Last Sunday May 8th, 2018, was International No Diet Day(and Marci Evans birthday How friggen perfect is that!!). This is a day where we encourage others to let go of dieting and just live. I have always loved the idea of this day but often wonder how to get the message out the other 364 days of the year. So instead of writing a post on that particular day I waited until today- only 2 days later- to try to keep the conversation going.
What if we let go of the rules around eating and just ate with curiosity. It is amazing how many rules a person can have around eating-without even thinking about what the rules are. Eating rules can be introduced at a very early age. Did you ever have to finish all your dinner before you got dessert? Or were you told at school that your morning snack had to be the "healthy choice". Even something as innocuous as cereal and toast are breakfast foods only. The internalization of these food rules only grows when entering the school system. My experience with my own children in school (presently grade 1 and grade 4) is that foods are taught to be "good" or "bad". That they should be choosing "healthy choices" instead of "junk foods" They are being taught a language around food and eating that is very moralistic and can create some very strong food rules going further. These rules continue to solidify as kids are exposed to more and more adults living in diet culture that are outside their own families. Rules are reinforced at family gatherings when Aunt such-and-such says "I am so bad for eating this cake" or cousin says " I am not eating that burger because it is summer and I have to wear a bathing suit". These statements can further create rules that get internalized as "but I like burgers, maybe my body isn't good enough for a swimsuit". Or even "cake is bad therefore I am bad when eating it". And before too long these kids are teens or young adults with a complex web of food rules that dictate what they eat and how much.
So if we take all those rules then add all the rules about dieting...and really what is a person supposed to eat after all that? Each diet, wellness plan, lifestyle change all has rules. They are all about external forces saying when, what and how much you should be eating. Stand in line at the grocery store and read all the headlines on 3 different magazines- you get enough food rules from those to confuse you for at least a year. You might start drinking green juice, eliminate a food group, don't eat after 7pm but never eat before 6am and that's from just reading the headlines. And all the rules we learn leads us to the exact same spot. That you can not trust your body. You can not trust it when it tells you it wants to eat. That you can not trust it when it settles at a weight or size you don't want it to. All of these food rules tell you that you are wrong and they are right and if you follow them you will "live your best life". Or whatever saying is the diet industry tag line for now.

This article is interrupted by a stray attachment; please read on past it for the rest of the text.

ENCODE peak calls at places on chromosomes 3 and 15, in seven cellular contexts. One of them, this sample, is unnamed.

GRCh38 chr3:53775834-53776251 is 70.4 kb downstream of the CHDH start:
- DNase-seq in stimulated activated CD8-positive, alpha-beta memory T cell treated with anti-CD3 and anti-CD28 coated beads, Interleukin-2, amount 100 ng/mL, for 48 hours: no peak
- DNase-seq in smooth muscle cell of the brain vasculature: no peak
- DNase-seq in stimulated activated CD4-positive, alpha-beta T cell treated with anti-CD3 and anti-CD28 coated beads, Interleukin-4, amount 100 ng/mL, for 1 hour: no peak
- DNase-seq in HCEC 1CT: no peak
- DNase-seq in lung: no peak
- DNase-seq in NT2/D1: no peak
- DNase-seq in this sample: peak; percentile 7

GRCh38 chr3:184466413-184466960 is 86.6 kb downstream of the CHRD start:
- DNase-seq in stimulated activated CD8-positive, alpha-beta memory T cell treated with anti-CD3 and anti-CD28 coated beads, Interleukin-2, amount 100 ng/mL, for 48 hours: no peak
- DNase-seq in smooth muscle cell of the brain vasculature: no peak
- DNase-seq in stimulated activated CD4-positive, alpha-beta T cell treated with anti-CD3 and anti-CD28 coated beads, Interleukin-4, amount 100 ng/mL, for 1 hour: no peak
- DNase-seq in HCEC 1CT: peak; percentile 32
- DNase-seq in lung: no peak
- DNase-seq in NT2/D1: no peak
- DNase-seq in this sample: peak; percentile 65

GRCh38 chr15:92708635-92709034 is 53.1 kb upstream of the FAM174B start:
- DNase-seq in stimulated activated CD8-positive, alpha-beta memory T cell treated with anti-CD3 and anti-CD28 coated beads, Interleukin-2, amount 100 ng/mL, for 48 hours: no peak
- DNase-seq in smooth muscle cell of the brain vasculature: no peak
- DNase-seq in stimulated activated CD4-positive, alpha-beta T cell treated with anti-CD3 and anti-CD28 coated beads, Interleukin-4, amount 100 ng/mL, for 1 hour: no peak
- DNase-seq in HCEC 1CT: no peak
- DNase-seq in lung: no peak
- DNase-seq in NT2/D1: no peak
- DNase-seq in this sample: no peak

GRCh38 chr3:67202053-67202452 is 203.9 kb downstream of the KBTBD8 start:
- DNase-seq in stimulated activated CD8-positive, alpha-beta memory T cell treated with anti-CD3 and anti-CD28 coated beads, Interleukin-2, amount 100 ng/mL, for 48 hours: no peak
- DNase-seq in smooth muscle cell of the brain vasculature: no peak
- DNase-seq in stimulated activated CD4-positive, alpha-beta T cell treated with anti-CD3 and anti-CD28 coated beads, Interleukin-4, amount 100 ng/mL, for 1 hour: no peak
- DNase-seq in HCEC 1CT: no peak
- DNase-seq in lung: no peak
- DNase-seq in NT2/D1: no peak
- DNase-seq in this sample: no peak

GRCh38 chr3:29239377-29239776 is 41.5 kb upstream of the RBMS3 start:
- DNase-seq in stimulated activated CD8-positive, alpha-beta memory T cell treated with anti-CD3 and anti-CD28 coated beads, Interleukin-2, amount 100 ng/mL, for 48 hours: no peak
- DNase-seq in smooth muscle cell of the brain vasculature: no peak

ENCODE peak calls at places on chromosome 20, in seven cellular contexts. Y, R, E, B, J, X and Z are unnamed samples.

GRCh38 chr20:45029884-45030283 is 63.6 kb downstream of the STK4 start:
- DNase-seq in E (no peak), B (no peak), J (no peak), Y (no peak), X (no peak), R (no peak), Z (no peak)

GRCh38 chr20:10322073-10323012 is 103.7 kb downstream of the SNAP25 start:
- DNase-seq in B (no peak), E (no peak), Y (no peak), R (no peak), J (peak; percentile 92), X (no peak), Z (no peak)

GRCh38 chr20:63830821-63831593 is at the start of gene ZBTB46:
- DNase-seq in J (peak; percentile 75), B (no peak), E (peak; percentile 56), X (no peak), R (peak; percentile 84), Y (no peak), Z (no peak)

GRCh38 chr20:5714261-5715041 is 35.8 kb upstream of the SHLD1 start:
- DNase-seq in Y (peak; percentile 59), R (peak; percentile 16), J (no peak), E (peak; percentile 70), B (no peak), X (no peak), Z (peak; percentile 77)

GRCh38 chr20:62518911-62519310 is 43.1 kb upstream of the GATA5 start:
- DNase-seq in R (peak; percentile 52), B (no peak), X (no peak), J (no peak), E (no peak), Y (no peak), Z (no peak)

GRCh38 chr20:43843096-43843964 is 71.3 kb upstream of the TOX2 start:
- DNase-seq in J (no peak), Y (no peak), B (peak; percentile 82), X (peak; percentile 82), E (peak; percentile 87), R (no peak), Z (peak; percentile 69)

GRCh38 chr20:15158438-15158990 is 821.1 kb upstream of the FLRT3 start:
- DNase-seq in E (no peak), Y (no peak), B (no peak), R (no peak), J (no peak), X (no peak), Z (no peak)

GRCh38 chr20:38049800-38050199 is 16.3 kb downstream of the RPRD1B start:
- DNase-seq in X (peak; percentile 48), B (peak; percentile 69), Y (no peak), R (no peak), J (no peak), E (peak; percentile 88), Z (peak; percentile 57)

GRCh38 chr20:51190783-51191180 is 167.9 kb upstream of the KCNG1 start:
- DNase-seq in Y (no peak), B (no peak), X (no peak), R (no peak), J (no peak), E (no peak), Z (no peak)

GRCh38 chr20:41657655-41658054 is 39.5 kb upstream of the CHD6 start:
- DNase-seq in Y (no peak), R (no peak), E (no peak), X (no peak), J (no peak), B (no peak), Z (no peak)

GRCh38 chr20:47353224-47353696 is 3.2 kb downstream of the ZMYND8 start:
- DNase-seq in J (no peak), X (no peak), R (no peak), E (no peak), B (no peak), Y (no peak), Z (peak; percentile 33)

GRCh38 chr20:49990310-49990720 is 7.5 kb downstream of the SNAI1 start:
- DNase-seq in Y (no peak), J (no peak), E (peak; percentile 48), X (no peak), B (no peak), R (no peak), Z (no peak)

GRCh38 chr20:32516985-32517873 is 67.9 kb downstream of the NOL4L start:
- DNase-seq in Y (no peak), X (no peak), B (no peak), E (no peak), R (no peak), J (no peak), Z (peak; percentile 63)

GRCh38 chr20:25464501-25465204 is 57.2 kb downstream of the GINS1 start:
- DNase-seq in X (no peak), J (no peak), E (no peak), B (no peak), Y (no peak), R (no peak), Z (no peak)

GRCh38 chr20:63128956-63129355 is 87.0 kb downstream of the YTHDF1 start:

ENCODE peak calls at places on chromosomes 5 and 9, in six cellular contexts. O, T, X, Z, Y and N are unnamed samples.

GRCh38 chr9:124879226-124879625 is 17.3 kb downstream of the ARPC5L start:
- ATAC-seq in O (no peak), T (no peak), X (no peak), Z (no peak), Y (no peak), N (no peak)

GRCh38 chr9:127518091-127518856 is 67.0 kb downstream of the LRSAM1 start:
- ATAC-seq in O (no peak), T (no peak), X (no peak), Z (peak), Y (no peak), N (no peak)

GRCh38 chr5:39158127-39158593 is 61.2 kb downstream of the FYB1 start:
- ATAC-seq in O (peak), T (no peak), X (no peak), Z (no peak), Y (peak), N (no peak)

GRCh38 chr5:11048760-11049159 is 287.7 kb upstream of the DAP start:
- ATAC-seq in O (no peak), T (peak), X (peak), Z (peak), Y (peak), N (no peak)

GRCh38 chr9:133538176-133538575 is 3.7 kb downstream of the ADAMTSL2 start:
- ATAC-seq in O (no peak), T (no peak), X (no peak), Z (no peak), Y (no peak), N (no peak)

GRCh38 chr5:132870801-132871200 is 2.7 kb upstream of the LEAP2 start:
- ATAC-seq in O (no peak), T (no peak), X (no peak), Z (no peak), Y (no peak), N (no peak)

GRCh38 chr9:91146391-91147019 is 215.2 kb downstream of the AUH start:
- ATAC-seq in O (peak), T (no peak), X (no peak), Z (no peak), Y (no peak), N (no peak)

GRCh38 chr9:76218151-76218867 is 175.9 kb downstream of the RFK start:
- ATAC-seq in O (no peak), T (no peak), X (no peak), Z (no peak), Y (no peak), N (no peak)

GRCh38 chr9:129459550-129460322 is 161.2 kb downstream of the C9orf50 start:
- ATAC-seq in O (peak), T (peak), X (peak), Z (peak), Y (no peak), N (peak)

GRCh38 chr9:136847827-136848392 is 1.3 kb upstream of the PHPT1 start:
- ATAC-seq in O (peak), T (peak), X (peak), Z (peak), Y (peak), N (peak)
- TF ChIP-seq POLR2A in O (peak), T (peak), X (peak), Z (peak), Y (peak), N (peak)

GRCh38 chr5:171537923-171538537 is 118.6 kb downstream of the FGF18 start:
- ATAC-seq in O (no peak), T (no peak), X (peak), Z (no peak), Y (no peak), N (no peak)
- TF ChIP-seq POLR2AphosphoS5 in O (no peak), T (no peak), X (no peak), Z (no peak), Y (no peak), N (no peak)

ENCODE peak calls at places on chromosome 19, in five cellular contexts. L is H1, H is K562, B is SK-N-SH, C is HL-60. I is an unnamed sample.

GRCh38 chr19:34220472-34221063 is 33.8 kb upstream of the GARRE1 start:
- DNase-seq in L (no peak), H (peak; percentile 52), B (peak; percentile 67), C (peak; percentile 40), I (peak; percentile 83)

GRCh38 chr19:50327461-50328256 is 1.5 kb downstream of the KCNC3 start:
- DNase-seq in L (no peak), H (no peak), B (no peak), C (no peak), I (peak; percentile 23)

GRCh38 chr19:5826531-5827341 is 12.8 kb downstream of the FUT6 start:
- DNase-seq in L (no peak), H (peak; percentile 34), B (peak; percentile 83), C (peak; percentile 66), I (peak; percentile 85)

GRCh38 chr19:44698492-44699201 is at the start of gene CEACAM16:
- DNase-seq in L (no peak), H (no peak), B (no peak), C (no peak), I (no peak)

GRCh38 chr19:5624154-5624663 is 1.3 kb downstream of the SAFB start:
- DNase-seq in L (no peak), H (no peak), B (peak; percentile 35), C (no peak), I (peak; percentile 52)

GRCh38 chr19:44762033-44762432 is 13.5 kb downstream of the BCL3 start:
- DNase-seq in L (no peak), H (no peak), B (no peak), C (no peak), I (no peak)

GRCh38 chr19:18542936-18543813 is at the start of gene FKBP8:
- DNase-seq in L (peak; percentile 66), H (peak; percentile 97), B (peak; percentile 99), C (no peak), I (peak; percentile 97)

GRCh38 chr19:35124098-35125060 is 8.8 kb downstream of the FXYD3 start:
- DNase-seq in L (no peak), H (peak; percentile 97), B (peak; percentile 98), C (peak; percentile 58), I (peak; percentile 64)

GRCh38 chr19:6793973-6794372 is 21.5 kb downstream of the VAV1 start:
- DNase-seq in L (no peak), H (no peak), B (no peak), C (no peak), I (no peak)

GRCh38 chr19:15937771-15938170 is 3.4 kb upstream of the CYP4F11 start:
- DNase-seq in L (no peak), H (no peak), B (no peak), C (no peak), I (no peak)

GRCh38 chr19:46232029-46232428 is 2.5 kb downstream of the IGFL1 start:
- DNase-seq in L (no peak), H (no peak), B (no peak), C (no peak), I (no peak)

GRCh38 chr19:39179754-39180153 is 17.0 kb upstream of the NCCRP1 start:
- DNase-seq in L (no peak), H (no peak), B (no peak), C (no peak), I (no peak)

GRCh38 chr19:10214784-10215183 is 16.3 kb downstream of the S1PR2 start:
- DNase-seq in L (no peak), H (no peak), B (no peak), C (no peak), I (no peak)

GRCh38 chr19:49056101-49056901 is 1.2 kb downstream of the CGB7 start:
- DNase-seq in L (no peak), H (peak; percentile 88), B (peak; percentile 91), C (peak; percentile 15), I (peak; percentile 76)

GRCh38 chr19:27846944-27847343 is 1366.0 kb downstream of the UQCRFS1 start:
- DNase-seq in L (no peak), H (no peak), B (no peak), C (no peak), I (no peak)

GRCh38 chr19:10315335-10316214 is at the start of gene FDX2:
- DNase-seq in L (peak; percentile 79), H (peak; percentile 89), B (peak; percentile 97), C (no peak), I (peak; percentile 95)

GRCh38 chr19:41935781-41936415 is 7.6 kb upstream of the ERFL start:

So what do we do without rules? Wouldn't there be anarchy? Wouldn't there be a worldwide shortage on white bread and candy if we just ate what we wanted?? Ummmmm...no. Trust me when I say I am the last person on earth that would do anything to put m&m's into a shortage. So instead of rules we could try curiosity. We could eat what we choose and then ask ourselves "do I actually like the taste of this food", "how do I feel after eating it" or even "did I enjoy this eating experience??". Food is joy. Food is pleasure. Food nourishes us and gets us through this crazy thing we call life.
Have you ever seen a baby eat? The way they play with their food? They mash it with their hands. They smell it. They put it in their mouths and let it sit there a bit before they either spit it out or scoop up more. They are curious. They are mindful. They are perhaps more what we should be like as adults than we actually are. Now before you close off this page thinking I am being silly by saying you should play with your food-think about this. You do not have to play with it by smooshing it on your face. Play with it in other ways. What if you added some spice to a dish. Or change up an ingredient. What if you try a totally different entree the next time you went to your favourite restaurant. What if you did all this without any rules. Or consequences. Because when we throw out the rules we also throw out the consequences. Eating the dessert without mentally calculating how long you need to workout the next day means you get to free up your brain to actually take in the tastes and textures of the cake.
Try being curious. Try being mindful. Try letting go of your food rules-even if you have had them for your whole life. Try something new. Try being free
Until next time be Unapologetically you while I be Unapologetically me